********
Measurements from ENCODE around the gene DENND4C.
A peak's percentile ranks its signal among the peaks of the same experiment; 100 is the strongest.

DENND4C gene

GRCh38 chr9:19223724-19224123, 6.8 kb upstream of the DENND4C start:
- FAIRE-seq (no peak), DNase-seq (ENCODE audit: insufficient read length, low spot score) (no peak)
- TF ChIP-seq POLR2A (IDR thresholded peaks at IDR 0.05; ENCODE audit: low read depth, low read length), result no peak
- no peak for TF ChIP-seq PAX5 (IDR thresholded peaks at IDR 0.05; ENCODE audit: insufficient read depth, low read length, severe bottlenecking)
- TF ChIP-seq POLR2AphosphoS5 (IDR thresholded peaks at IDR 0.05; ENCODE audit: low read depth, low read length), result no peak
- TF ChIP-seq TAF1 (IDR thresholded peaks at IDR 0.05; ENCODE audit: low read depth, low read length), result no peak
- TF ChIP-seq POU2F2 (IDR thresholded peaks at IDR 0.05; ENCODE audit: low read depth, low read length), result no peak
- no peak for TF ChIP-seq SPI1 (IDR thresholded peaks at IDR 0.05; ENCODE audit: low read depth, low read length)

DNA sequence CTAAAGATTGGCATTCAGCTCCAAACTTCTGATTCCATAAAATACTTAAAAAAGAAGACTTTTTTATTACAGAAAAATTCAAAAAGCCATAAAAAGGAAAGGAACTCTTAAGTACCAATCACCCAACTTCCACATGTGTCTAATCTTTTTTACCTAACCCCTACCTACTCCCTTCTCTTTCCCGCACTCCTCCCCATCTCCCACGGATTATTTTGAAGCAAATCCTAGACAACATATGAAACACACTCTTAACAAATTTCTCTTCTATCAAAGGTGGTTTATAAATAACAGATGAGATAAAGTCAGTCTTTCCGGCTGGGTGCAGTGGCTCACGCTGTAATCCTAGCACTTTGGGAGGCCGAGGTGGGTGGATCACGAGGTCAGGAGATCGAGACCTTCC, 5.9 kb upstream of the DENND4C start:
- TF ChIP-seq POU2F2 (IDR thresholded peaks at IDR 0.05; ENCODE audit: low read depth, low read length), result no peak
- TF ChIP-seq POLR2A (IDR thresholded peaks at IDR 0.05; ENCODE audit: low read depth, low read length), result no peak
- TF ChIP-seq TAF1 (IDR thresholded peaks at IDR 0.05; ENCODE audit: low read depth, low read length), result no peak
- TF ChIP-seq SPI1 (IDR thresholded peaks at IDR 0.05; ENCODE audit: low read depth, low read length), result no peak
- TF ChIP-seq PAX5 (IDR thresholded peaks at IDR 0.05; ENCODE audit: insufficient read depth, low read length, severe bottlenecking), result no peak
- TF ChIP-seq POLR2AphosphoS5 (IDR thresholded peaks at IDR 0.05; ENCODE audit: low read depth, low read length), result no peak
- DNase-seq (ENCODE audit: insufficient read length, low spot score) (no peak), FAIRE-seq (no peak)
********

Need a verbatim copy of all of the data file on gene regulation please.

Measurements from ENCODE around the gene DENND4C.
A peak's percentile ranks its signal among the peaks of the same experiment; 100 is the strongest.

DENND4C gene

GRCh38 chr9:19223724-19224123, 6.8 kb upstream of the DENND4C start:
- FAIRE-seq (no peak), DNase-seq (ENCODE audit: insufficient read length, low spot score) (no peak)
- TF ChIP-seq POLR2A (IDR thresholded peaks at IDR 0.05; ENCODE audit: low read depth, low read length), result no peak
- no peak for TF ChIP-seq PAX5 (IDR thresholded peaks at IDR 0.05; ENCODE audit: insufficient read depth, low read length, severe bottlenecking)
- TF ChIP-seq POLR2AphosphoS5 (IDR thresholded peaks at IDR 0.05; ENCODE audit: low read depth, low read length), result no peak
- TF ChIP-seq TAF1 (IDR thresholded peaks at IDR 0.05; ENCODE audit: low read depth, low read length), result no peak
- TF ChIP-seq POU2F2 (IDR thresholded peaks at IDR 0.05; ENCODE audit: low read depth, low read length), result no peak
- no peak for TF ChIP-seq SPI1 (IDR thresholded peaks at IDR 0.05; ENCODE audit: low read depth, low read length)

DNA sequence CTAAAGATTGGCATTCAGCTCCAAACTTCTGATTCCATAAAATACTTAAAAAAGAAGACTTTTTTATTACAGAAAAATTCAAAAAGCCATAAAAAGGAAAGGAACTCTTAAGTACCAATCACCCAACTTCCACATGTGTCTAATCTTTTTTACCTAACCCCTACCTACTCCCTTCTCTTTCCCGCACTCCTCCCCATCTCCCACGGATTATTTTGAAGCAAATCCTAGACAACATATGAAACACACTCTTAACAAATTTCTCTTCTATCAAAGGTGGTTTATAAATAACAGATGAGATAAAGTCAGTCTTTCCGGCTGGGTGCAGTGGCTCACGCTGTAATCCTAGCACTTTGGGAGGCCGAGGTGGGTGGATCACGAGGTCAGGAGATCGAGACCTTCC, 5.9 kb upstream of the DENND4C start:
- TF ChIP-seq POU2F2 (IDR thresholded peaks at IDR 0.05; ENCODE audit: low read depth, low read length), result no peak
- TF ChIP-seq POLR2A (IDR thresholded peaks at IDR 0.05; ENCODE audit: low read depth, low read length), result no peak
- TF ChIP-seq TAF1 (IDR thresholded peaks at IDR 0.05; ENCODE audit: low read depth, low read length), result no peak
- TF ChIP-seq SPI1 (IDR thresholded peaks at IDR 0.05; ENCODE audit: low read depth, low read length), result no peak
- TF ChIP-seq PAX5 (IDR thresholded peaks at IDR 0.05; ENCODE audit: insufficient read depth, low read length, severe bottlenecking), result no peak
- TF ChIP-seq POLR2AphosphoS5 (IDR thresholded peaks at IDR 0.05; ENCODE audit: low read depth, low read length), result no peak
- DNase-seq (ENCODE audit: insufficient read length, low spot score) (no peak), FAIRE-seq (no peak)